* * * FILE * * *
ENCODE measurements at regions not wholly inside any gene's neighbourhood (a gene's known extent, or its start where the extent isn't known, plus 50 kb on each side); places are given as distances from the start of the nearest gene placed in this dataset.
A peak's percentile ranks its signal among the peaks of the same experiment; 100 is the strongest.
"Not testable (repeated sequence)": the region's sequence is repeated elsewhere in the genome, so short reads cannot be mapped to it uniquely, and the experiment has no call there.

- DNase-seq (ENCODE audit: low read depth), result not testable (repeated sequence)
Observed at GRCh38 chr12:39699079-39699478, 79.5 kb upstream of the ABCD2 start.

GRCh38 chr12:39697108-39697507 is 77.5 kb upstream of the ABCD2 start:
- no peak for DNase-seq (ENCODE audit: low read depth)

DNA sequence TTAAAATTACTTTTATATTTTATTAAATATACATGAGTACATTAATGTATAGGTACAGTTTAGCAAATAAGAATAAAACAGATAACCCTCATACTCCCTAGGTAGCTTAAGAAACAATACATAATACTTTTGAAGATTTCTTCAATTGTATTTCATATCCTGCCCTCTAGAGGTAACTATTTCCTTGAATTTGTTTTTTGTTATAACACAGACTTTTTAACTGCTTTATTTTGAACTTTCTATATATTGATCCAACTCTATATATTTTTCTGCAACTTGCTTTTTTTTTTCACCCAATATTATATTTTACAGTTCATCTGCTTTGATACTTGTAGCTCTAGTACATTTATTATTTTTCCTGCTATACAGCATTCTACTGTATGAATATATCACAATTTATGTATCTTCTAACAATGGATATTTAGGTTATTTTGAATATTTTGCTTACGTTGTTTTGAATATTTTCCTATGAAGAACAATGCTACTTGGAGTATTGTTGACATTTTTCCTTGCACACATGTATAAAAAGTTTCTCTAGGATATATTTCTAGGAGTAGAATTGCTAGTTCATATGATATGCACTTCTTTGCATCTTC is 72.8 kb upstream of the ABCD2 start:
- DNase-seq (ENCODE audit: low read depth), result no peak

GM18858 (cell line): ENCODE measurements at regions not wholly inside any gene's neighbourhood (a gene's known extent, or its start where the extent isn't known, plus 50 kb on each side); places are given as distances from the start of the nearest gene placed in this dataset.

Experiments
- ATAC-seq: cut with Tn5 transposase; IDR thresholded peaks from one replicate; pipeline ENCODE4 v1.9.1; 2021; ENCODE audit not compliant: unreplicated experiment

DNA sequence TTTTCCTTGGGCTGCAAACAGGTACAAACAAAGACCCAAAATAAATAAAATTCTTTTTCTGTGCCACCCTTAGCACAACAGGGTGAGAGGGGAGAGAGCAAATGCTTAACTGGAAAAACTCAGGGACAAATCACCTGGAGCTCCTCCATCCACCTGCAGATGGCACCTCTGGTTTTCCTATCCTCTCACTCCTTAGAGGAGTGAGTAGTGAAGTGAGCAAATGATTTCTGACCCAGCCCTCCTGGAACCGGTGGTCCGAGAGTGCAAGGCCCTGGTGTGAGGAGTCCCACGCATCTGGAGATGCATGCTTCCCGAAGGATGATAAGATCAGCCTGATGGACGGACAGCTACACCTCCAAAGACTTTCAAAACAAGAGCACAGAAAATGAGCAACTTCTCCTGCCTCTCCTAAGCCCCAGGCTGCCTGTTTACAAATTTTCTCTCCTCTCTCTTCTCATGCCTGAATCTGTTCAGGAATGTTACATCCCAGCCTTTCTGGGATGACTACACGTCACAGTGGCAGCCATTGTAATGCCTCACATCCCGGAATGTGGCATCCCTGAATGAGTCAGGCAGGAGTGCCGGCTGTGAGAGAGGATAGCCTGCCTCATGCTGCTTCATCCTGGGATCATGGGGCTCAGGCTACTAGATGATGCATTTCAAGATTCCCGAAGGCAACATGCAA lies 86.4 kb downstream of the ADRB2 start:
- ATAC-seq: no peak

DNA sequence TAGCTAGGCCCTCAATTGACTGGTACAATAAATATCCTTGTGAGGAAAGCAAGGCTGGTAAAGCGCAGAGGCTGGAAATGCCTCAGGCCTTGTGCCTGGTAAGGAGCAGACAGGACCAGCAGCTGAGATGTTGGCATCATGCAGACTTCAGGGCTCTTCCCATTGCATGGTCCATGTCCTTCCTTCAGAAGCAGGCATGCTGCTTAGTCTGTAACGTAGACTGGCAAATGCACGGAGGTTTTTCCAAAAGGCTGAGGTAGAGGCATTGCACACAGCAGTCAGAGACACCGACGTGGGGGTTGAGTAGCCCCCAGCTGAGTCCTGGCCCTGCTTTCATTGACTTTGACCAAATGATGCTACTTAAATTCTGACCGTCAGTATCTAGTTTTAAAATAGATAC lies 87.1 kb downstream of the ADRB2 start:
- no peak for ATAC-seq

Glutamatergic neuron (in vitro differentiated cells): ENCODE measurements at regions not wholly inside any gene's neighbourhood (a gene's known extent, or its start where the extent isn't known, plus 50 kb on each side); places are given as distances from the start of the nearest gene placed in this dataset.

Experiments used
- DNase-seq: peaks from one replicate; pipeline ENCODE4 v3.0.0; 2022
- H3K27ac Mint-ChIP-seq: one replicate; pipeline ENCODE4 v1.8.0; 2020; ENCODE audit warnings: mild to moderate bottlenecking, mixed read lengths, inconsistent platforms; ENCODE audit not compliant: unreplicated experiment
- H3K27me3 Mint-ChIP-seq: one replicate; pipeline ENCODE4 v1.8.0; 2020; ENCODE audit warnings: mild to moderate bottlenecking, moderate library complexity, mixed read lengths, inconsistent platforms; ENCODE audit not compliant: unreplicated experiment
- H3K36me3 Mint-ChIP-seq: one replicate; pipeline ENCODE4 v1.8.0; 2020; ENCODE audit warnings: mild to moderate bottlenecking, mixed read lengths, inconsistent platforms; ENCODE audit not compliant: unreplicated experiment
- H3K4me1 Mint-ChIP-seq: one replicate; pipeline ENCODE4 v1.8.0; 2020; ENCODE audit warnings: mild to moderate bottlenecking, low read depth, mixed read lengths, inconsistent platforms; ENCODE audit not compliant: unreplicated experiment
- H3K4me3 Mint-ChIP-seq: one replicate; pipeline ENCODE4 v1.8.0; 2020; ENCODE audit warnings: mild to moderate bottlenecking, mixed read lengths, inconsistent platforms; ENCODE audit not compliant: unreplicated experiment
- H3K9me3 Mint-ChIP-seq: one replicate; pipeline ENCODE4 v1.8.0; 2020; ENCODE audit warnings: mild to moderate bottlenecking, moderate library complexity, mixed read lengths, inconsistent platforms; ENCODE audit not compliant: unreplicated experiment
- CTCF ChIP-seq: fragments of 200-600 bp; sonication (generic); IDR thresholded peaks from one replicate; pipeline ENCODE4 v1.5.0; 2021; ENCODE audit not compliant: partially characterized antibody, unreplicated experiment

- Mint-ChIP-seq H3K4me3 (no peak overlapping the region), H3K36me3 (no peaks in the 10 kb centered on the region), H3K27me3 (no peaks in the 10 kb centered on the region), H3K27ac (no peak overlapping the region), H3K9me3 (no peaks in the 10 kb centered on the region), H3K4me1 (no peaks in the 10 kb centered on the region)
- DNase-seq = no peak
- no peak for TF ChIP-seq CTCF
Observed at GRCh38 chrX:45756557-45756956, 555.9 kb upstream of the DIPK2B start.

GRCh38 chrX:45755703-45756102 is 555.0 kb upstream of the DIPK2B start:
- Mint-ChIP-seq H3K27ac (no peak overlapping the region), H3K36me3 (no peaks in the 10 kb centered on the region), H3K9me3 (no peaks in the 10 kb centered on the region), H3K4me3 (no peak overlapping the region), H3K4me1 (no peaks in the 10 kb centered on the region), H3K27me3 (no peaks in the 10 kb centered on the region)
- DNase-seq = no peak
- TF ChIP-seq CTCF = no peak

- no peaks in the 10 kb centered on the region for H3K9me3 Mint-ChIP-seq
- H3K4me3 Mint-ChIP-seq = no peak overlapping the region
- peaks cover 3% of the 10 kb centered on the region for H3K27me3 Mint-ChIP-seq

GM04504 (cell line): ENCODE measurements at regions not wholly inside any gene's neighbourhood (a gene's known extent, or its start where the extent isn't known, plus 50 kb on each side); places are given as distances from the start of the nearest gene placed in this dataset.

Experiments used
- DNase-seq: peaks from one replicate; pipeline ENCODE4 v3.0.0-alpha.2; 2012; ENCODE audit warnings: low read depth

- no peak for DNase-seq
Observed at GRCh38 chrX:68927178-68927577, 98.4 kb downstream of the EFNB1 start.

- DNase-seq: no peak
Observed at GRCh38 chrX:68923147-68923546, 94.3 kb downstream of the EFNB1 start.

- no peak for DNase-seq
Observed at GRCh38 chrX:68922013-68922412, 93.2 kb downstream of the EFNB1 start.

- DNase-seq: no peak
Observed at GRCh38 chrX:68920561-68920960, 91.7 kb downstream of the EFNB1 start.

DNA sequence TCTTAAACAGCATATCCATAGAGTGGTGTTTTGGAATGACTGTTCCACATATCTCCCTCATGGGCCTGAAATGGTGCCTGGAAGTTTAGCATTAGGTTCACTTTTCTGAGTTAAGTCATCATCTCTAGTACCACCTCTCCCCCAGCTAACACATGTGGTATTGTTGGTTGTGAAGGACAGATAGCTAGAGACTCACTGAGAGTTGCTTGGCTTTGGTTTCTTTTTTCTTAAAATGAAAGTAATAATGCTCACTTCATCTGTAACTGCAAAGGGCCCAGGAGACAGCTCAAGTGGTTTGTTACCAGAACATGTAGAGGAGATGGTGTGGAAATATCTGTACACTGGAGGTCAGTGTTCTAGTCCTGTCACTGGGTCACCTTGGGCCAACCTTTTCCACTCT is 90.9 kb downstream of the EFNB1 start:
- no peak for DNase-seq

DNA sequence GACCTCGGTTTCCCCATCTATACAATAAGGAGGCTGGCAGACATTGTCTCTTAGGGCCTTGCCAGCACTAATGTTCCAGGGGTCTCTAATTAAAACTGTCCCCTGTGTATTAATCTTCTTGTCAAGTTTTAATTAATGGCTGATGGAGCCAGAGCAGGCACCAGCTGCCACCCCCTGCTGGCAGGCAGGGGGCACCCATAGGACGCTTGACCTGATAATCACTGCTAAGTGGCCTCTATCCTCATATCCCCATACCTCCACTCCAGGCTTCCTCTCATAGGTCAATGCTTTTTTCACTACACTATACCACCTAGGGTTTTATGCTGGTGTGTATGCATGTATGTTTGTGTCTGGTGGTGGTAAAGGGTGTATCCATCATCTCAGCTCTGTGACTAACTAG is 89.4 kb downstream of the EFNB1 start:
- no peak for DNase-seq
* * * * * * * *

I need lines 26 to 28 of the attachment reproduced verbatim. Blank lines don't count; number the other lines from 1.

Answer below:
- CTCF ChIP-seq: fragments of 200-600 bp; sonication (generic); IDR thresholded peaks from one replicate; pipeline ENCODE4 v1.5.0; 2021; ENCODE audit not compliant: partially characterized antibody, unreplicated experiment

- Mint-ChIP-seq H3K4me3 (no peak overlapping the region), H3K36me3 (no peaks in the 10 kb centered on the region), H3K27me3 (no peaks in the 10 kb centered on the region), H3K27ac (no peak overlapping the region), H3K9me3 (no peaks in the 10 kb centered on the region), H3K4me1 (no peaks in the 10 kb centered on the region)
- DNase-seq = no peak